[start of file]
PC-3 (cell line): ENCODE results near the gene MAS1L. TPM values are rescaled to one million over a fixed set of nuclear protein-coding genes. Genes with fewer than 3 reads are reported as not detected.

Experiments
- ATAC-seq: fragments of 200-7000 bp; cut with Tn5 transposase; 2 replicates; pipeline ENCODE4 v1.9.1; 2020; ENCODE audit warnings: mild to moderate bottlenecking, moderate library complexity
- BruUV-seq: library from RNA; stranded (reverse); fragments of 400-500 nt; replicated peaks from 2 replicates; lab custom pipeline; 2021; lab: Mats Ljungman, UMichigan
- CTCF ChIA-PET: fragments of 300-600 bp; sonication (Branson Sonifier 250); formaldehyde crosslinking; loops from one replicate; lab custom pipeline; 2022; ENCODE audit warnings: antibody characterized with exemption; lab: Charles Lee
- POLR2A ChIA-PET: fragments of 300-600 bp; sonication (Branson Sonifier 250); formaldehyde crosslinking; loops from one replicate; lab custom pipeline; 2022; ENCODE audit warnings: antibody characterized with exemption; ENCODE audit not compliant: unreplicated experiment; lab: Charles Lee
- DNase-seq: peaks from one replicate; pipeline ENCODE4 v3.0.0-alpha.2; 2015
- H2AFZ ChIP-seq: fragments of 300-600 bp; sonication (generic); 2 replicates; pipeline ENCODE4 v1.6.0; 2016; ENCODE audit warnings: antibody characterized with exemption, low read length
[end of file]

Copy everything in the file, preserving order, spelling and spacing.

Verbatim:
PC-3 (cell line): ENCODE results near the gene MAS1L. TPM values are rescaled to one million over a fixed set of nuclear protein-coding genes. Genes with fewer than 3 reads are reported as not detected.

Experiments
- ATAC-seq: fragments of 200-7000 bp; cut with Tn5 transposase; 2 replicates; pipeline ENCODE4 v1.9.1; 2020; ENCODE audit warnings: mild to moderate bottlenecking, moderate library complexity
- BruUV-seq: library from RNA; stranded (reverse); fragments of 400-500 nt; replicated peaks from 2 replicates; lab custom pipeline; 2021; lab: Mats Ljungman, UMichigan
- CTCF ChIA-PET: fragments of 300-600 bp; sonication (Branson Sonifier 250); formaldehyde crosslinking; loops from one replicate; lab custom pipeline; 2022; ENCODE audit warnings: antibody characterized with exemption; lab: Charles Lee
- POLR2A ChIA-PET: fragments of 300-600 bp; sonication (Branson Sonifier 250); formaldehyde crosslinking; loops from one replicate; lab custom pipeline; 2022; ENCODE audit warnings: antibody characterized with exemption; ENCODE audit not compliant: unreplicated experiment; lab: Charles Lee
- DNase-seq: peaks from one replicate; pipeline ENCODE4 v3.0.0-alpha.2; 2015
- H2AFZ ChIP-seq: fragments of 300-600 bp; sonication (generic); 2 replicates; pipeline ENCODE4 v1.6.0; 2016; ENCODE audit warnings: antibody characterized with exemption, low read length